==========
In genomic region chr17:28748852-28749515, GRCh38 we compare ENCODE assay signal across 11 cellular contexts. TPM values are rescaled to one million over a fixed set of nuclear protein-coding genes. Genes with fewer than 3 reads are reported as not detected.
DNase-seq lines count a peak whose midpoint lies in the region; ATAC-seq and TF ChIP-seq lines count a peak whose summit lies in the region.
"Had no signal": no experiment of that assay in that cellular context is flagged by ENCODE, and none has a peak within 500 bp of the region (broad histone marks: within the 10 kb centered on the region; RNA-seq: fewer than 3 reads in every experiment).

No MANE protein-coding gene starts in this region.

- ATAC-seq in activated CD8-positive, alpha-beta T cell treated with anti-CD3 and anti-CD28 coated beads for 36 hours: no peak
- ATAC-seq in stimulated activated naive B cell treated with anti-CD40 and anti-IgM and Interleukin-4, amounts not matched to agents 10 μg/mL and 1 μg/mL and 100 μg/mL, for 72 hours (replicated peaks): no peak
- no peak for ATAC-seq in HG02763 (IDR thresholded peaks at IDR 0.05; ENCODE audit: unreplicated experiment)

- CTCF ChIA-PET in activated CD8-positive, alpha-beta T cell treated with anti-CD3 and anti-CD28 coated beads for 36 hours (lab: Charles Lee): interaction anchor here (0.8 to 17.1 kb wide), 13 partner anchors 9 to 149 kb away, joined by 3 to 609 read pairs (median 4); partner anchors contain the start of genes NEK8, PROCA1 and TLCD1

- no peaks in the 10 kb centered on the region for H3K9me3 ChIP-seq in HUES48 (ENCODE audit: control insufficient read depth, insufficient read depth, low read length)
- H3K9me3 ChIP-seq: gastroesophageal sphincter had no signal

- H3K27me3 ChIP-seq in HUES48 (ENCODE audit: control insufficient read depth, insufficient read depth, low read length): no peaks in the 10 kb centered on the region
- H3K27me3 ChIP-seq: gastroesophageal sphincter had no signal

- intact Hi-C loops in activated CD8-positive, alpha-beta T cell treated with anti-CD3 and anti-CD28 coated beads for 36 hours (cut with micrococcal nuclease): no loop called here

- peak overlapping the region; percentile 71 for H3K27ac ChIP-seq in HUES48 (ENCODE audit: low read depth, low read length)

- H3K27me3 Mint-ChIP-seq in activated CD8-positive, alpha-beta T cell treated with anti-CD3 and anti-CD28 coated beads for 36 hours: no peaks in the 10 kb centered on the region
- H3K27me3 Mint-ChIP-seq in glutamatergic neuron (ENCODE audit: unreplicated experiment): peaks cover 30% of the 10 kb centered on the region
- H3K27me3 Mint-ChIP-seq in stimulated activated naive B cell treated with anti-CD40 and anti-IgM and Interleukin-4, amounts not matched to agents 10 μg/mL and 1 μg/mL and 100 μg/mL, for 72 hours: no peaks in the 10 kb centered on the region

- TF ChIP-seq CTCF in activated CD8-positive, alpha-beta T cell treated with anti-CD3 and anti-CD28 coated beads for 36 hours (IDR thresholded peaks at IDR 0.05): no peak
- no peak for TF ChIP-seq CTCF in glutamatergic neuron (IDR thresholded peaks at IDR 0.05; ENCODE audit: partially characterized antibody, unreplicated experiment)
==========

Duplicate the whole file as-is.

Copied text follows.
In genomic region chr17:28748852-28749515, GRCh38 we compare ENCODE assay signal across 11 cellular contexts. TPM values are rescaled to one million over a fixed set of nuclear protein-coding genes. Genes with fewer than 3 reads are reported as not detected.
DNase-seq lines count a peak whose midpoint lies in the region; ATAC-seq and TF ChIP-seq lines count a peak whose summit lies in the region.
"Had no signal": no experiment of that assay in that cellular context is flagged by ENCODE, and none has a peak within 500 bp of the region (broad histone marks: within the 10 kb centered on the region; RNA-seq: fewer than 3 reads in every experiment).

No MANE protein-coding gene starts in this region.

- ATAC-seq in activated CD8-positive, alpha-beta T cell treated with anti-CD3 and anti-CD28 coated beads for 36 hours: no peak
- ATAC-seq in stimulated activated naive B cell treated with anti-CD40 and anti-IgM and Interleukin-4, amounts not matched to agents 10 μg/mL and 1 μg/mL and 100 μg/mL, for 72 hours (replicated peaks): no peak
- no peak for ATAC-seq in HG02763 (IDR thresholded peaks at IDR 0.05; ENCODE audit: unreplicated experiment)

- CTCF ChIA-PET in activated CD8-positive, alpha-beta T cell treated with anti-CD3 and anti-CD28 coated beads for 36 hours (lab: Charles Lee): interaction anchor here (0.8 to 17.1 kb wide), 13 partner anchors 9 to 149 kb away, joined by 3 to 609 read pairs (median 4); partner anchors contain the start of genes NEK8, PROCA1 and TLCD1

- no peaks in the 10 kb centered on the region for H3K9me3 ChIP-seq in HUES48 (ENCODE audit: control insufficient read depth, insufficient read depth, low read length)
- H3K9me3 ChIP-seq: gastroesophageal sphincter had no signal

- H3K27me3 ChIP-seq in HUES48 (ENCODE audit: control insufficient read depth, insufficient read depth, low read length): no peaks in the 10 kb centered on the region
- H3K27me3 ChIP-seq: gastroesophageal sphincter had no signal

- intact Hi-C loops in activated CD8-positive, alpha-beta T cell treated with anti-CD3 and anti-CD28 coated beads for 36 hours (cut with micrococcal nuclease): no loop called here

- peak overlapping the region; percentile 71 for H3K27ac ChIP-seq in HUES48 (ENCODE audit: low read depth, low read length)

- H3K27me3 Mint-ChIP-seq in activated CD8-positive, alpha-beta T cell treated with anti-CD3 and anti-CD28 coated beads for 36 hours: no peaks in the 10 kb centered on the region
- H3K27me3 Mint-ChIP-seq in glutamatergic neuron (ENCODE audit: unreplicated experiment): peaks cover 30% of the 10 kb centered on the region
- H3K27me3 Mint-ChIP-seq in stimulated activated naive B cell treated with anti-CD40 and anti-IgM and Interleukin-4, amounts not matched to agents 10 μg/mL and 1 μg/mL and 100 μg/mL, for 72 hours: no peaks in the 10 kb centered on the region

- TF ChIP-seq CTCF in activated CD8-positive, alpha-beta T cell treated with anti-CD3 and anti-CD28 coated beads for 36 hours (IDR thresholded peaks at IDR 0.05): no peak
- no peak for TF ChIP-seq CTCF in glutamatergic neuron (IDR thresholded peaks at IDR 0.05; ENCODE audit: partially characterized antibody, unreplicated experiment)